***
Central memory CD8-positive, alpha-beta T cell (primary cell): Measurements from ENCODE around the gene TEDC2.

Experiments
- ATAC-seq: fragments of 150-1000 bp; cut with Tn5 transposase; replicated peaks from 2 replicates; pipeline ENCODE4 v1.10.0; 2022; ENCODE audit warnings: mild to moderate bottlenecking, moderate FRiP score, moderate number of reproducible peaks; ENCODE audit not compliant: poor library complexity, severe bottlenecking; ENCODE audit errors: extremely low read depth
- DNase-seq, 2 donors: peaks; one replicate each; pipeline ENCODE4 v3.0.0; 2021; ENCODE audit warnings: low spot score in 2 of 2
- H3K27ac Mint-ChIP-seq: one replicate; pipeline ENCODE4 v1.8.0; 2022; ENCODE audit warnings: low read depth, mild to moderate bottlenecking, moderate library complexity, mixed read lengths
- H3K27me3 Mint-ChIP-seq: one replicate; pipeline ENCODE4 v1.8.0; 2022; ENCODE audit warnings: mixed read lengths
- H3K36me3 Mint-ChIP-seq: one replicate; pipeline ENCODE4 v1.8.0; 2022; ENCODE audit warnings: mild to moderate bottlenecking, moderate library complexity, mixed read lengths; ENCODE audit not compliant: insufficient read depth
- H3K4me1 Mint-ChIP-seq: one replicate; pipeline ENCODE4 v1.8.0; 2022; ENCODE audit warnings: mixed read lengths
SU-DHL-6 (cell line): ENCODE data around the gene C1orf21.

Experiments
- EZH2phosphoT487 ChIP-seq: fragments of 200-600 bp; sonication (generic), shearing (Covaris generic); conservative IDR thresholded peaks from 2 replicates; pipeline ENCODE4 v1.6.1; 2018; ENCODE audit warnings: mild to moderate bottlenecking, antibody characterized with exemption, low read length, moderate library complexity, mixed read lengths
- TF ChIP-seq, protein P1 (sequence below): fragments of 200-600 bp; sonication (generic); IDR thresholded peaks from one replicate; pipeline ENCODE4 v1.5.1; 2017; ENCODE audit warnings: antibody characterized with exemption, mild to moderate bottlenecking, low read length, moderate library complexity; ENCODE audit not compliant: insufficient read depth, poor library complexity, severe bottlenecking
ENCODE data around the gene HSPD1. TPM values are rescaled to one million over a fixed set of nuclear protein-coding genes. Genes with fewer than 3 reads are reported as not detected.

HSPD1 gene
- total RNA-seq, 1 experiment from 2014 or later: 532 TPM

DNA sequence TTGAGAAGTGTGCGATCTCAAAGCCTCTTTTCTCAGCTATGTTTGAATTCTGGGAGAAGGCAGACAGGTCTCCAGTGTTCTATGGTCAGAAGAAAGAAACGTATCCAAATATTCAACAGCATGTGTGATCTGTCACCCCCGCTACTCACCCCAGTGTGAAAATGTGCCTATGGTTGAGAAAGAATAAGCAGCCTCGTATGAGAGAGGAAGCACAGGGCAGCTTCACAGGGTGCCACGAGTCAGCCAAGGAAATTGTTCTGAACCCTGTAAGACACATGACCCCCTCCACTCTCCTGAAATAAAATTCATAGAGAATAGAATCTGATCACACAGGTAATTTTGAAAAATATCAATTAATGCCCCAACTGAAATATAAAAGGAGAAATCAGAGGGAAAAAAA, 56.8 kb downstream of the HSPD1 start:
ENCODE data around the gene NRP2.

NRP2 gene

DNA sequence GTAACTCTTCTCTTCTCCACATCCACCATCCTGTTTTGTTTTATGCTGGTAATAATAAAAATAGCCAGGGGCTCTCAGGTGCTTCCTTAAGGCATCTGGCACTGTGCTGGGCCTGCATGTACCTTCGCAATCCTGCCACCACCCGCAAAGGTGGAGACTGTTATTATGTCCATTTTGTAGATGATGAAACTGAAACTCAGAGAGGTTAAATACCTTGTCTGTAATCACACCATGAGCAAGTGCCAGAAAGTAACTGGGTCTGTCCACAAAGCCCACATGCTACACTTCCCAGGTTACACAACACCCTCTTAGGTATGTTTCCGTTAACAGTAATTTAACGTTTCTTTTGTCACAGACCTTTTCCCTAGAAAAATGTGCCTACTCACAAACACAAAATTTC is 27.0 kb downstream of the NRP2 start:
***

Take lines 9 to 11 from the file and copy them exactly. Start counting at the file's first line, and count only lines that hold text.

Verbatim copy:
SU-DHL-6 (cell line): ENCODE data around the gene C1orf21.

Experiments
- EZH2phosphoT487 ChIP-seq: fragments of 200-600 bp; sonication (generic), shearing (Covaris generic); conservative IDR thresholded peaks from 2 replicates; pipeline ENCODE4 v1.6.1; 2018; ENCODE audit warnings: mild to moderate bottlenecking, antibody characterized with exemption, low read length, moderate library complexity, mixed read lengths